Using the Chrome web developer tools, Part 4: The Timeline Tab

Using the Chrome web developer tools, Part 4: The Timeline Tab

If you open the Chrome web developer tools via View > Developer > Developer Tools, you see 8 tabs: Elements, Network, Sources, Timeline, Profiles, Resources, Audits and Console. The ordering of these tabs suggests a "workflow" of sorts where you would use the Elements tab to get your document structure perfect, the Network tab to check your page load, and the Sources tab to verify your Javascript components. Once you have the page working, though, you'll probably want to focus on performance tuning, which is where the Timeline tab comes in.

Figure 1, below, illustrates the Timeline tab immediately after having loaded Example 1, a bare-bones page with a single <p> tag and nothing else - no Javascript, no CSS, no images. By default, the Chrome profiler view is not very interesting — or at least, it doesn't give you very much information about your page — because (as you'll see) timeline tracks very fine-grained information about your page's performance, you have to tell Chrome when to start and stop collecting it. To do so, click the circle icon in the upper-left corner, the "record" button.

Figure 1: Timeline tab after loading a simple page

Figure 2 shows a captured recording. Reproducing this is a bit tricky, because the timeline recorder runs until you turn it off; click the record button, immediately reload the page (use a keyboard shortcut like CTRL+R), and click it off quickly. As you can see, there's a lot of data produced in that subsecond response.

Figure 2: Timeline tab showing the load events

To reduce clutter, focus on the interesting part, and acquaint yourself a bit more with the timeline interface, first uncheck the "Memory" checkbox along the top; I'll come back to that view later on. Then, drag your mouse over the timeline summary along the top, highlighting just the area with most of the colored boxes, as shown in figure 3. This action focuses the detail view at the bottom. Notice that I've omitted the two events to the far left. These are the "Send Request" event that you see at the top of figure 2. the browser sends the first GET request and doesn't get a response for about 150ms — not enough time to matter when you're loading at a page, but quite a bit of blank space when you're looking at the events that happened in 3/4 of a second.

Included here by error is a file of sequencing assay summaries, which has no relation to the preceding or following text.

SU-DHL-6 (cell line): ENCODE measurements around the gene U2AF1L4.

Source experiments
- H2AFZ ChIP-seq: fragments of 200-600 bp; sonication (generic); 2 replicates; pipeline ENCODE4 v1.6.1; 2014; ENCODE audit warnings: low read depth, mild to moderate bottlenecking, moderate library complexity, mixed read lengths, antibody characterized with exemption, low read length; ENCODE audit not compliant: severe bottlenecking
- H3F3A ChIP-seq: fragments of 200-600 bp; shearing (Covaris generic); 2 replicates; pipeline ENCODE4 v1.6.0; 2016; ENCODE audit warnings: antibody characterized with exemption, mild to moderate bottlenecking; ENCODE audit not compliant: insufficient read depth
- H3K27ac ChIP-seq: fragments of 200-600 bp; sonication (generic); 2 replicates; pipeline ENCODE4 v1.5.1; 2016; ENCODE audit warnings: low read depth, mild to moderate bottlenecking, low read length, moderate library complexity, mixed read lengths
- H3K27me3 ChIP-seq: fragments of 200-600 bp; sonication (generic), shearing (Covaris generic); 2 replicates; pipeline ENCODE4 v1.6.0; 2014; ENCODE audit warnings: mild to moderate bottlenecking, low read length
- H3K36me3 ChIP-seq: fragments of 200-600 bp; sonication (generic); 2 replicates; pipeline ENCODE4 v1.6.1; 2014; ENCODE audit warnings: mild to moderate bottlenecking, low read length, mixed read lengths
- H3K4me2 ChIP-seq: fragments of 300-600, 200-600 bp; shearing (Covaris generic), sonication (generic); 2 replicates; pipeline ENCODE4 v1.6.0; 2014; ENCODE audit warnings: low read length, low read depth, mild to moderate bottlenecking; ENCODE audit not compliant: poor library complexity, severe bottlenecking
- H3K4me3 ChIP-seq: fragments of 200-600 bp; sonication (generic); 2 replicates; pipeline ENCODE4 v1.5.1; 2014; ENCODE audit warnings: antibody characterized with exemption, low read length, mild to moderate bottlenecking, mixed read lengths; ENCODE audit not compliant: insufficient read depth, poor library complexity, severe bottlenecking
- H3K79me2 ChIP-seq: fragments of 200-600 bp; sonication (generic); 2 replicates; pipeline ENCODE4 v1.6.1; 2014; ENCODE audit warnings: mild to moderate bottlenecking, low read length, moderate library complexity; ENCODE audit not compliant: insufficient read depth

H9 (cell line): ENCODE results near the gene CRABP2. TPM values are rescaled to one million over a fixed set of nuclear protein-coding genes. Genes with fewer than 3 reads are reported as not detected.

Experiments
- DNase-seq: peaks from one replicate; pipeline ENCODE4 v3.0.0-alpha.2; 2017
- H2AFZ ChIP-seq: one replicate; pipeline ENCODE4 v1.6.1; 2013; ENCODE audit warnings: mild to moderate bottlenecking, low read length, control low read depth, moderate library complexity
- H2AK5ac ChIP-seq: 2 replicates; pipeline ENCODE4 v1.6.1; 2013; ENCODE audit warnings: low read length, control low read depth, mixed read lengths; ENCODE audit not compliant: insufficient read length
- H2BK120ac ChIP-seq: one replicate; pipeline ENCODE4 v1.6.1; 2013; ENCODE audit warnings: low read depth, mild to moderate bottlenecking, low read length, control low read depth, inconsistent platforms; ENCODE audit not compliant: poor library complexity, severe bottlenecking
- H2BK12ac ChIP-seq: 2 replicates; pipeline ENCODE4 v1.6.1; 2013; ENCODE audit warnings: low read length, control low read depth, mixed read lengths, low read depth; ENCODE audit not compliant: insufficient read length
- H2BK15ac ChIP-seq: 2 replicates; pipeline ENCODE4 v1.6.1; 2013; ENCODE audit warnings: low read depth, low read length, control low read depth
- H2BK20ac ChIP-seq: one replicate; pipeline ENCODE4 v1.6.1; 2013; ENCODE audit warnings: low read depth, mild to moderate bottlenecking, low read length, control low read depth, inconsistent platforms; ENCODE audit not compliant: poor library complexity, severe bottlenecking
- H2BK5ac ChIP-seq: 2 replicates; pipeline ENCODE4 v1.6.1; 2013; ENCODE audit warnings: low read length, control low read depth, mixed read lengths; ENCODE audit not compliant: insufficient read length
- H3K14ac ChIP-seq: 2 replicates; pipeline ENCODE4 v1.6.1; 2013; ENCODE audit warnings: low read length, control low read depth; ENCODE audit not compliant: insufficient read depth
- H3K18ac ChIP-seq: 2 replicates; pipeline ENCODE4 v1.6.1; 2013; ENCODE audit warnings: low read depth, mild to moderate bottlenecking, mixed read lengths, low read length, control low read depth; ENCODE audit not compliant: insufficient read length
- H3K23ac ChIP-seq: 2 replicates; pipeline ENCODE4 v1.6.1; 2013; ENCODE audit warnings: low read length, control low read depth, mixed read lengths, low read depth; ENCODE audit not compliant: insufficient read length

Figure 3: Timeline tab focused on the activities

Now you see that the browser did quite a bit of internal work in the roughly 23ms after the response was received. Chrome breaks the individual events into high-level color-coded categories: loading in blue, scripting in yellow, rendering in purple and painting in green. Loading refers to network interaction — loading and parsing HTML, CSS and Javascript. Scripting refers to Javascript events and event handlers. Rendering and painting have to do with the translation of HTML elements to displayable on-screen elements — primarily the processing of the CSS "box model". This explains the three lines in the summary view at the top; loading events is the first bar, scripting events the second, and rendering/painting (which are obviously intertwined) in the third. Here you can see exactly how long Chrome spent performing each individual task. The pie chart on the right also breaks down the relative time spent on each type of task as well as the idle time within the timeframe you selected.

If you click the "record" button again and move your mouse around in the window, you'll see (after turning the recording off) a sequence of scripting events like the display shown in figure 4. Since Chrome did work firing off the events — even though your page didn't intercept them — they're listed in the timeline view.

Figure 4: Mouse move events

For efficiencies' sake, Chrome tries to go ahead and batch up events. Notice along the top of the detail view, there are a series of light-grey bars; each of these represents a batch of activities. If you hover over one, you can see how much time the batch took and how many events were processed within it as shown in figure 5.

Figure 5: Batching of events

This is a pretty boring page, though. Take a look at the (marginally) more interesting page in Example 2. Here the page includes a blue box that you can click and drag around with your mouse. If you run the timeline recorder and move the box around a little bit, you'll see a more interesting display like the one shown in figure 6, below.

Figure 6: Scripting, rendering and painting